Labour said existing debts would be carried into public ownership and honored in full, and that they would be refinanced over a period of time to benefit from the reduced debt costs associated with government borrowing.
(Reporting by William James, Additinoal reporting by Susanna Twidale and Noor Zainab Hussain; Editing by Guy Faulconbridge and Ed Osmond)
FILE PHOTO: General Mohamed Hamdan Dagalo, head of the Rapid Support Forces (RSF) and deputy head of the Transitional Military Council (TMC) delivers an address after the Ramadan prayers and Iftar organized by Sultan of Darfur Ahmed Hussain in Khartoum, Sudan May 18, 2019. REUTERS/Mohamed Nureldin Abdallah/File Photo
May 21, 2019
KHARTOUM (Reuters) – Sudan’s main protest group called on Tuesday for a general strike, saying two late-night negotiation sessions with the army had failed to reach a deal on how to lead the country after the overthrow of former president Omar al-Bashir.
An alliance of protest and opposition organizations is demanding civilians head a new Sovereign Council which is meant to oversee a three-year transition towards democracy.
But the Sudanese Professionals Association (SPA) protest group said the army was still insisting on directing the transition and keeping a military majority on the council.
“Civilian power means that the structure is fully civilian with a civilian majority in all its parts,” the SPA said in a statement. It said members should mobilize for a strike, without giving a date.
The impasse has hit hopes of a quick recovery from the political turmoil that climaxed in the end of Bashir’s three-decade rule on April 11.
The army ousted the former general after months of protests against soaring prices, cash shortages and other economic hardships.
It set up a Transitional Military Council (TMC) to rule the country and promised to hand over after elections.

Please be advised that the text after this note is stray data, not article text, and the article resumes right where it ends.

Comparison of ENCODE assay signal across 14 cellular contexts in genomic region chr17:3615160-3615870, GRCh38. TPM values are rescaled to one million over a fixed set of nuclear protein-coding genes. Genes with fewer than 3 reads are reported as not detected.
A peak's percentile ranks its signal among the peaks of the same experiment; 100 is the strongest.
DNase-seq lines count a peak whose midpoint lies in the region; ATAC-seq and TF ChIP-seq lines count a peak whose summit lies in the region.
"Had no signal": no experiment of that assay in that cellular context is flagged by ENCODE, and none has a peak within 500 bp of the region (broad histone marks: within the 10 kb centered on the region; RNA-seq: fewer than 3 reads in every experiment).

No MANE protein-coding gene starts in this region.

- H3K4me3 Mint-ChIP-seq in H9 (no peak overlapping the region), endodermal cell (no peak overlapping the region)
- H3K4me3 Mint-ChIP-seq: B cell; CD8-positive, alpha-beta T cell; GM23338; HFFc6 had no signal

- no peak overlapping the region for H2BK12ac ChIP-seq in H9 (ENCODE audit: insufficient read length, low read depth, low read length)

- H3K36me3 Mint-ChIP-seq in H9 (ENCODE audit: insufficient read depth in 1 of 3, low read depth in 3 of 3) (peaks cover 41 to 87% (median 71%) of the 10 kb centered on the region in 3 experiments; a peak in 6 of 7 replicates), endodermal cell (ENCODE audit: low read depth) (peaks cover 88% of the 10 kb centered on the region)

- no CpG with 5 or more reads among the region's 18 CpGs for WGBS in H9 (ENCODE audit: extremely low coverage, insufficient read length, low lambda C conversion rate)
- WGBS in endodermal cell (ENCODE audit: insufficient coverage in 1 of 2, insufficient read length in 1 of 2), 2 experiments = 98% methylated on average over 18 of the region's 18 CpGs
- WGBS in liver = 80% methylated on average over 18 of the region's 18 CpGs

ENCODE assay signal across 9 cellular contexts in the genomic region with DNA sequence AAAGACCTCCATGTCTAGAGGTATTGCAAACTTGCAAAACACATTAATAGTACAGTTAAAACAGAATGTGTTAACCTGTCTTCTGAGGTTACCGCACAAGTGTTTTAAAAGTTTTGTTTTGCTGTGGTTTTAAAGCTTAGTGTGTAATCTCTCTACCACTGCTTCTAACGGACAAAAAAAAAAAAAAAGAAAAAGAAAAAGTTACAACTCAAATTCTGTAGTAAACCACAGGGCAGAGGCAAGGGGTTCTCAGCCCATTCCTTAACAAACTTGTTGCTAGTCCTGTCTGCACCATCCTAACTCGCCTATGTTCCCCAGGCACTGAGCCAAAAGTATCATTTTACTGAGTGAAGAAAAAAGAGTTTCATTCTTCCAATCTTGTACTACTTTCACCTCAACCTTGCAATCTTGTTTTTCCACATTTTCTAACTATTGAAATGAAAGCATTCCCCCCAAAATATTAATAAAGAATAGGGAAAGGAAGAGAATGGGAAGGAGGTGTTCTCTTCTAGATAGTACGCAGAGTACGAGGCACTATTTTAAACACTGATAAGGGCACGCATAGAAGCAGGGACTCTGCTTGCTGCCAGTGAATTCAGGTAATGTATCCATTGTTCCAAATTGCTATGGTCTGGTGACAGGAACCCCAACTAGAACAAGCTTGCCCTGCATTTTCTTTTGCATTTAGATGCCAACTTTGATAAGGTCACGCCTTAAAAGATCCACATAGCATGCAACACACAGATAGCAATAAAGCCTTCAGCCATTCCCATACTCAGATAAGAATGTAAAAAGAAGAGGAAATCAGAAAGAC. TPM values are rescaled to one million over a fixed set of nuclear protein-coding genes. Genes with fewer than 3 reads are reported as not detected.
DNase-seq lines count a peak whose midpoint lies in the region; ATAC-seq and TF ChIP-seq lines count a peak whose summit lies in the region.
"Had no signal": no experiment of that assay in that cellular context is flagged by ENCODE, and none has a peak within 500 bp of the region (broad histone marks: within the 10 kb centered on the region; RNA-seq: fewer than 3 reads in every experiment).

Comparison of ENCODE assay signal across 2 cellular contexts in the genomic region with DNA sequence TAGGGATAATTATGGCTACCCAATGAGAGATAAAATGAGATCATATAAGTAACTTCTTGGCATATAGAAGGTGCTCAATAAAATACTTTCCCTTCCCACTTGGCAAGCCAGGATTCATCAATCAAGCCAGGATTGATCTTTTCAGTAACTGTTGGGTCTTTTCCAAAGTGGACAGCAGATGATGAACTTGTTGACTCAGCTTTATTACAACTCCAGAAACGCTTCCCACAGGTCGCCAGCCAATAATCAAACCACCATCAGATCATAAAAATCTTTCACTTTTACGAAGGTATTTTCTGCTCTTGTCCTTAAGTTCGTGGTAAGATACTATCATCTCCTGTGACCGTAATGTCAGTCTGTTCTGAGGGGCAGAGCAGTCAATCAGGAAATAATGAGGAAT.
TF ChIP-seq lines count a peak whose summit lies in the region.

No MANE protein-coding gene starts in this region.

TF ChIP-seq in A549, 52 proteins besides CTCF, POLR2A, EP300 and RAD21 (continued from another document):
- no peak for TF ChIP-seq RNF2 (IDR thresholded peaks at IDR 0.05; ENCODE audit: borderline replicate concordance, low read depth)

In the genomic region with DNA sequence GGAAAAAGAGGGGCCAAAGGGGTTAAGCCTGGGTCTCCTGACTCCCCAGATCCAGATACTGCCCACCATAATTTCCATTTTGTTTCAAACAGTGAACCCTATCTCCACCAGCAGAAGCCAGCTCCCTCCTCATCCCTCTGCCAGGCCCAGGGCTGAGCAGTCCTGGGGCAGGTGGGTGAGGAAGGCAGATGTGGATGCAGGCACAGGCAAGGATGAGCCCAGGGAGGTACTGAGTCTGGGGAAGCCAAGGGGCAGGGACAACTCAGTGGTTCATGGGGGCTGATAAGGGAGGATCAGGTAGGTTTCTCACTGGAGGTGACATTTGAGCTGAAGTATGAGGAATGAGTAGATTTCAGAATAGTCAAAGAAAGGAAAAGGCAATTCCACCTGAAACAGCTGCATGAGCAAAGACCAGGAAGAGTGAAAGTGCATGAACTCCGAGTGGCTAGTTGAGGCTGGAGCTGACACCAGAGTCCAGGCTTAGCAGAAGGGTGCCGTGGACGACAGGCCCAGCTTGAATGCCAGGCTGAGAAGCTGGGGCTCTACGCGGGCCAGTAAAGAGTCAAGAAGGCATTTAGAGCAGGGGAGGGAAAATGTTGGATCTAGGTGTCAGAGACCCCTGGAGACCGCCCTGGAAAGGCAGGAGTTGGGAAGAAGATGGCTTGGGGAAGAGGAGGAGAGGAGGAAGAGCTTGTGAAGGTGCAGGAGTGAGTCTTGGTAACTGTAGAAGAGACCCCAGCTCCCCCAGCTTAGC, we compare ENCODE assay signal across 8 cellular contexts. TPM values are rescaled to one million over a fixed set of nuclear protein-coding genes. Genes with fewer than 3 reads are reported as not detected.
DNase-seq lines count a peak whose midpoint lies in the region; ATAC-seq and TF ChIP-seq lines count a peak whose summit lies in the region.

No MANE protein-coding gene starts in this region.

But, wary of the example of neighboring Egypt where the head of the army eventually became president after the overthrow of Hosni Mubarak, Sudanese protesters have sought guarantees of civilian control.
The army acknowledged early on Tuesday that the make-up of the sovereign council remained the main point of contention, but did not go into details on its position.
“Aware of our historical responsibility, we will work toward reaching an urgent agreement … that meets the aspirations of the Sudanese people and the goals of the glorious December revolution,” said a statement signed by the TMC.
It gave no date for when talks would resume.
Various powers including wealthy Gulf Arab states are trying to influence the path of a country of 40 million strategically located between the Middle East and sub-Saharan Africa in a volatile region.
(Reporting by Nadine Awadalla and Nafisa Eltahir; Writing by Aidan Lewis; Editing by Andrew Heavens)
FILE PHOTO: The British Steel plant is seen in Scunthorpe northern England, in this October 15, 2014 file photo. REUTERS/Phil Noble/Files
May 21, 2019
By Guy Faulconbridge and Maytaal Angel
LONDON (Reuters) – British Steel, the country’s second largest steel producer, is on the brink of collapse unless the government agrees to provide an emergency 30 million pound ($38 million) loan by later on Tuesday, two sources close to the situation said.
Owned by investment firm Greybull Capital, British Steel employs around 5,000 people, mostly in Scunthorpe, in the north of England, while 20,000 more depend on its supply chain.
Greybull, which specialises in trying to turn around distressed businesses, paid former owners Tata Steel a nominal one pound in 2016 for the loss-making company which they renamed British Steel.
British Steel had asked the government for a 75 million pound loan but has since reduced its demand to 30 million pounds after Greybull agreed to put up more money, according one of the sources, who is close to the negotiations.
Greybull was also the owner of Monarch, an airline that went bust https://www.reuters.com/article/us-monarch-airlines-licence/monarch-airlines-goes-bust-spoiling-holiday-plans-for-many-britons-idUSKCN1C70FQ in October 2017.